Contrast that to brands like Grady White, Parker, Arima, which still command strong resale value even for hulls made back in the 1980's.  Or tin-can builders... Hewescraft has been a family business since 1948, Wooldridge since 1915.  Hewes and Wooldridge don't make ski boats.  Or yachts.  Or wakeboard boats.  Or whatever the latest fad is.

Boat builders who understand they are building a luxury item, focus on a clear market, build quality products, and don't over-extend themselves have survived the ups and downs of the market pretty well.  To me, using Sea Ray and Brunswick examples of really bad business plans!
Former Sea Chaser 17 owner
Wild Card, Hewescraft Ocean Pro 220, Honda 225 and 9.9

“Never turn your back on fear. It should always be in front of you, like a thing that might have to be killed.”
       --- Hunter S. Thompson

Offline Croaker Stroker

Re: Interesting (but sad) article on the boat industry and pricing
« Reply #5 on: December 07, 2017, 11:44:18 AM »
Threeweight, you are absolutely right. Builders have to be quick on their feet and fight to stay alive.

The US is a hostile invironment for manufacturers. We are unable to compete with other manufacturers because of high indirect costs like insurance, regulations, taxes, and air quality controls. California is the worst.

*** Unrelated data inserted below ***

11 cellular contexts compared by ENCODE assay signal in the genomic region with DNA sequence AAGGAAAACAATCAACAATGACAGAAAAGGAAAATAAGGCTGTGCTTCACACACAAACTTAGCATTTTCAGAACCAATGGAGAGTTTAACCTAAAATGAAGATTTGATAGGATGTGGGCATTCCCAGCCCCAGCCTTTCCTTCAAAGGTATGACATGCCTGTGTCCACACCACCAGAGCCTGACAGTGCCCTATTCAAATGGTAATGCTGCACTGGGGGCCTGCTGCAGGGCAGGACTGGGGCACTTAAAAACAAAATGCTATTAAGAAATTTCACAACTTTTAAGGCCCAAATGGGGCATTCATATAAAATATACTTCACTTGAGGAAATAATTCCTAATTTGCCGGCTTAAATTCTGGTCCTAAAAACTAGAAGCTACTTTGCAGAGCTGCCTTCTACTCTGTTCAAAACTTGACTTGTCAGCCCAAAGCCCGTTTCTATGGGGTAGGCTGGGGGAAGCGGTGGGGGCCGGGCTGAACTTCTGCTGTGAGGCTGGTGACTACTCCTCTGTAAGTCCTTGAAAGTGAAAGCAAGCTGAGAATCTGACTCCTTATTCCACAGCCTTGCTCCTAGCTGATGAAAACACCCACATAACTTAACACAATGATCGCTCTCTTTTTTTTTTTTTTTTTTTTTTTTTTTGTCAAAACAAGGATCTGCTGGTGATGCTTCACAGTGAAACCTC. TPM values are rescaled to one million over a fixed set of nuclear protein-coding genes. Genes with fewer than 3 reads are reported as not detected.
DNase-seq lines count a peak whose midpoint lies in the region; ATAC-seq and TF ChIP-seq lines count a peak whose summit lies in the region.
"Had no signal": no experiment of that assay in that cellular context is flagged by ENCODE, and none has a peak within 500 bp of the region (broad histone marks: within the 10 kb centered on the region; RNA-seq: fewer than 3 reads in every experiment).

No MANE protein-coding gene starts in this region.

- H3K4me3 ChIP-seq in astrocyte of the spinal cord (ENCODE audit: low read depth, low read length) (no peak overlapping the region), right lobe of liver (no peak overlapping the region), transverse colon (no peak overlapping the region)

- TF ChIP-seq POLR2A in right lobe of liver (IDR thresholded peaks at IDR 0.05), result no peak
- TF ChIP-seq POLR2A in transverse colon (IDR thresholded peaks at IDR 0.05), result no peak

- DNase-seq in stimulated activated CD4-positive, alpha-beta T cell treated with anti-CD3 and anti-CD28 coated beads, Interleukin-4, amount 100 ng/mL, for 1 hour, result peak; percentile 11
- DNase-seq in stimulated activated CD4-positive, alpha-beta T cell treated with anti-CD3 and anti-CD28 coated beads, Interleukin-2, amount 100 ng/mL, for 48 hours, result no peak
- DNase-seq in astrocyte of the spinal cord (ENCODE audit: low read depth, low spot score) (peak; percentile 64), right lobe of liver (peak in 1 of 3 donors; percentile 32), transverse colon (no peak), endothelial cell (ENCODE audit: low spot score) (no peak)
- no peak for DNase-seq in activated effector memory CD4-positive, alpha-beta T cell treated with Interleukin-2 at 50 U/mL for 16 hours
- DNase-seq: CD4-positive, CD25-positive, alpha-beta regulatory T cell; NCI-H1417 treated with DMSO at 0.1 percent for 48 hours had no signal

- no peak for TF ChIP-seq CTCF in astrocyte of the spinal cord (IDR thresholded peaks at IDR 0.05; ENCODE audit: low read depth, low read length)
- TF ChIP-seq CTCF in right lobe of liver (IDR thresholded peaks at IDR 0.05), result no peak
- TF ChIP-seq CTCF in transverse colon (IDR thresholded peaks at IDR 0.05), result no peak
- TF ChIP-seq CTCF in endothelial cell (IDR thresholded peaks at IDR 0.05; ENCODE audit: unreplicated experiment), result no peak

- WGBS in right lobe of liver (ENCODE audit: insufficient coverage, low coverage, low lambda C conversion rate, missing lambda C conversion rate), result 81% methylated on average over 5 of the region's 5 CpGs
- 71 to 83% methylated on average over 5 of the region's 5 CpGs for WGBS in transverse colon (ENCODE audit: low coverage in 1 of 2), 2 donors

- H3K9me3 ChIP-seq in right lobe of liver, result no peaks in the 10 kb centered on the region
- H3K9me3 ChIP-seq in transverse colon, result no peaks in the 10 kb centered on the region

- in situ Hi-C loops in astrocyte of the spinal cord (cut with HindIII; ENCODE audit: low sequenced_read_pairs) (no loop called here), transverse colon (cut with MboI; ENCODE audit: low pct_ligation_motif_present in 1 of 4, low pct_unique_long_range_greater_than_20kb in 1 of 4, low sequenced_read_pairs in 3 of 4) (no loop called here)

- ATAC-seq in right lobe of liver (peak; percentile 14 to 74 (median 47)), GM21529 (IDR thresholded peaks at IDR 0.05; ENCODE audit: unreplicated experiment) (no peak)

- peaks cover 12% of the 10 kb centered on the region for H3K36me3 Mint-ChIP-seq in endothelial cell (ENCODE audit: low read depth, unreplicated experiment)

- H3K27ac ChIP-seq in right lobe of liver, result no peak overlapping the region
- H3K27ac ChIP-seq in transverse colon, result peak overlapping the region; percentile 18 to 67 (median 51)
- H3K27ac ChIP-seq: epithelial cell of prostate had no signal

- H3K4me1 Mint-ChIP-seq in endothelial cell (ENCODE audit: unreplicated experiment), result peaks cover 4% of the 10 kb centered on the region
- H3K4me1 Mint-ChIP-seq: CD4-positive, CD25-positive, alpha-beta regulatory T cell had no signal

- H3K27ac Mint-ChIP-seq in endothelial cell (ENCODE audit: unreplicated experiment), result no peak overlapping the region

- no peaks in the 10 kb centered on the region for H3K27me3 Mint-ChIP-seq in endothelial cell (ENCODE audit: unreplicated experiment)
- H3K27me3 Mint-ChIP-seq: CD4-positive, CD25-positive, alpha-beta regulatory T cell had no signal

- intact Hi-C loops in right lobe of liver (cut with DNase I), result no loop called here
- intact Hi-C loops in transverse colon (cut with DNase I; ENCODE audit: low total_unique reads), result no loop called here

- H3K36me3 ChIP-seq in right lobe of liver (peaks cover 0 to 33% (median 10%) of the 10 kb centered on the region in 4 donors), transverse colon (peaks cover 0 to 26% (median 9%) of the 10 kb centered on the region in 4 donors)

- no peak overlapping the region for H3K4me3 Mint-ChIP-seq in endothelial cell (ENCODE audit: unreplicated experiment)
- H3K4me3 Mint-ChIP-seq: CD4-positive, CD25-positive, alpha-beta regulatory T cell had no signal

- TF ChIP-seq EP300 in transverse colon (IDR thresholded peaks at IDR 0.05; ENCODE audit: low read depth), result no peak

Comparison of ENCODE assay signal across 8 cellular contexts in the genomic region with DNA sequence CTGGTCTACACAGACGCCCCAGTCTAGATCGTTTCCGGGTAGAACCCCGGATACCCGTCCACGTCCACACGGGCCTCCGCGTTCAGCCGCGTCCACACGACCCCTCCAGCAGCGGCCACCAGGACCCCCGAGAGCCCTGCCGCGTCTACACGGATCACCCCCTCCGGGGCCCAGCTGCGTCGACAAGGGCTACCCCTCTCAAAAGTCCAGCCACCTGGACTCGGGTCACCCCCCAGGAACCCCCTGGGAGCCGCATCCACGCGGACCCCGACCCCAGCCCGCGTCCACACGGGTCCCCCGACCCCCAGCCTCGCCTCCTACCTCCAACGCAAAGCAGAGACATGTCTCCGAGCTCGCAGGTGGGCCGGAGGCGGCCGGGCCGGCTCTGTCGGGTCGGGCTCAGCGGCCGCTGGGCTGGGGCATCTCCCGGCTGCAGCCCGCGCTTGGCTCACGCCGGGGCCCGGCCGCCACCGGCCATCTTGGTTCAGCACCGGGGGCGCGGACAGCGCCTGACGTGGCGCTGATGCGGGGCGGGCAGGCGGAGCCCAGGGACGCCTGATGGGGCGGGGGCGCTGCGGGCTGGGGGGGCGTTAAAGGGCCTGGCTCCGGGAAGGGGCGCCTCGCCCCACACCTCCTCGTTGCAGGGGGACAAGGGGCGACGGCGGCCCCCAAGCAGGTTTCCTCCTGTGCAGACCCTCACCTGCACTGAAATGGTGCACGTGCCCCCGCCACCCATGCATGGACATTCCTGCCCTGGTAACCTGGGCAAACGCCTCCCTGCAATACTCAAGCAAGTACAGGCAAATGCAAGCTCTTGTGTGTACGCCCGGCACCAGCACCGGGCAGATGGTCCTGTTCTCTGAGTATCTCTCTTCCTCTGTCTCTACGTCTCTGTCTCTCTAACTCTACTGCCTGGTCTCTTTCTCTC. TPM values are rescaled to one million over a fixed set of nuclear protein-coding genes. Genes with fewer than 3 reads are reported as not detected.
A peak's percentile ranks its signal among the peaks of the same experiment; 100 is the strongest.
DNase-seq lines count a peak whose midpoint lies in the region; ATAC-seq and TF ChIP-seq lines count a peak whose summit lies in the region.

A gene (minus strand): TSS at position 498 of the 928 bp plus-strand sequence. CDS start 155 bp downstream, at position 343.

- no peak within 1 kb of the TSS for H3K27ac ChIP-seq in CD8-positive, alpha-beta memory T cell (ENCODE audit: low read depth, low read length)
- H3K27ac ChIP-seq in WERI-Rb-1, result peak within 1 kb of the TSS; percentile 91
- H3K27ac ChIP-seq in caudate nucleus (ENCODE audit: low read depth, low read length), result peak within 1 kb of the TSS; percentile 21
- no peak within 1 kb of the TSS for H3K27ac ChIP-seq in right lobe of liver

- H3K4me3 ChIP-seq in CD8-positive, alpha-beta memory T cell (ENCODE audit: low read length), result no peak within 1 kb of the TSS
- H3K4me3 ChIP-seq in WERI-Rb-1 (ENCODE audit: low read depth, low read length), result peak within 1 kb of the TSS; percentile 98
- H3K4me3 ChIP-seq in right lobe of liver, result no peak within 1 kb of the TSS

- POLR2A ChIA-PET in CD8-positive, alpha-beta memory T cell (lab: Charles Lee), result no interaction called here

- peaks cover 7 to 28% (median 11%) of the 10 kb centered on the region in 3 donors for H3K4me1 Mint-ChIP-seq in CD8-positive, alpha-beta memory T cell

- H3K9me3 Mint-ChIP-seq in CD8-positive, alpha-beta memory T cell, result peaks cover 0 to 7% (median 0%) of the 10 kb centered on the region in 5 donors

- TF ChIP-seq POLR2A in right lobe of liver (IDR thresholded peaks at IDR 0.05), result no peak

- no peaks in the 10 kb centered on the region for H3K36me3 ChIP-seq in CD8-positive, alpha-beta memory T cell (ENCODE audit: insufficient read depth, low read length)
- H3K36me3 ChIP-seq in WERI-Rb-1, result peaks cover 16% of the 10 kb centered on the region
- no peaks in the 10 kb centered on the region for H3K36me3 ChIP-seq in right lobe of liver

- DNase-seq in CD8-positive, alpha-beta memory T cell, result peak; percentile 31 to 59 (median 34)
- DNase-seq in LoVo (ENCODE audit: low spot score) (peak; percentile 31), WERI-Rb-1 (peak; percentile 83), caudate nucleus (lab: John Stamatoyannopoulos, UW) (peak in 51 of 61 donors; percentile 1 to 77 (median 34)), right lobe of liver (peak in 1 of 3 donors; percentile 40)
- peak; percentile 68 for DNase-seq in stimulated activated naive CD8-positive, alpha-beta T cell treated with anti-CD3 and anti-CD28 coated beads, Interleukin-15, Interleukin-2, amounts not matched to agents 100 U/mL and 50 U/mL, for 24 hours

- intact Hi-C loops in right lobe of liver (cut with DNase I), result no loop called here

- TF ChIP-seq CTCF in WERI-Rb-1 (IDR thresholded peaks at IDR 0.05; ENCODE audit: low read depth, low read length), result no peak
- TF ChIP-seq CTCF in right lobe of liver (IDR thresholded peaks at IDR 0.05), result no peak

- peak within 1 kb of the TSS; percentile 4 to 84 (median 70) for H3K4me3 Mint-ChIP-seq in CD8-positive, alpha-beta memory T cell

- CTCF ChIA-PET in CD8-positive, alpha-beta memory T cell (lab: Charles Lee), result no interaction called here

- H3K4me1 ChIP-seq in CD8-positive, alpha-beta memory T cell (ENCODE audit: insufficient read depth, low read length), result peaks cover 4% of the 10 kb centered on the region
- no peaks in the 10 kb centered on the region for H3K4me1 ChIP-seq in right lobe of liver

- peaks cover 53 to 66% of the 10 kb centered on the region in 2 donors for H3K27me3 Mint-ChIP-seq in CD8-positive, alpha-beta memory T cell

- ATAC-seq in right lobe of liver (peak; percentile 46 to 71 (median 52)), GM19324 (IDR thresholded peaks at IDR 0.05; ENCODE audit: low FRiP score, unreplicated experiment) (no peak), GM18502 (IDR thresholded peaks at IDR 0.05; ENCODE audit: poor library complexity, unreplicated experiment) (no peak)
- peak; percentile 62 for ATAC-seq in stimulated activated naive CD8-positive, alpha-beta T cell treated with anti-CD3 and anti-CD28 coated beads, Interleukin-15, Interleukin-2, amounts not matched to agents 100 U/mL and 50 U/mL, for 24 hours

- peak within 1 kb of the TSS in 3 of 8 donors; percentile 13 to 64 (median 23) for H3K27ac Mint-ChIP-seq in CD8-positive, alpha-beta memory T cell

Funny thing about NAFTA....manufacturers are allowed to “step over the border” and avoid most of these restrictions.   :stooges:



« Last Edit: December 07, 2017, 11:55:17 AM by Croaker Stroker »
1987 - 17' Sea Pacer - 2004 Evinrude 90 E-tec
15' Sea Sprinter - **SOLD**

"If a fish will, he will… if he won't, he won't… and that's about it… except… he may take this when he won't take that."

Online Dhil12

Re: Interesting (but sad) article on the boat industry and pricing
« Reply #6 on: December 07, 2017, 07:30:03 PM »
I have a freind who applied and may be going to work for Cutwater boats(the same owner as Ranger tugs ) I dont know anything about their quality but they are selling lots of boats. For me I chose Arima and couldn't be happier. My boat constantly exceeds my expectations
Darrell
2018 Sea Legend ht with bulkhead
2018 Yamaha 200
9.9 yamaha kicker

Online GregE

Re: Interesting (but sad) article on the boat industry and pricing
« Reply #7 on: December 07, 2017, 08:04:21 PM »
I talk to a lot of Arima owners-  mostly of used ones.  Most are great folks and nearly all are enthusiastic Arima owners. 

The value of well made boats does not decrease greatly after the initial depreciation.  The boats I've sold haven't been big money makers but I get back the money I've spent.  What's Not recovered is the man hour/ sweat equity-  but that's part of taking care/ upgrading as needed our boats.

Marine 40 may disagree with my last statement but his Upgrades/ labor efforts have been huge.   :biggrin:
Greg
Osprey 26 LC Kodak;  Arima SR 19 HT; SL 22 Honda 225
http://www.sagecreekforums.com/phpforum/index.php
Sold:  Arima SE 16 WeeBait; SH 15 WeeBoat;
SR 21 NoBait;  SL 22 ReBait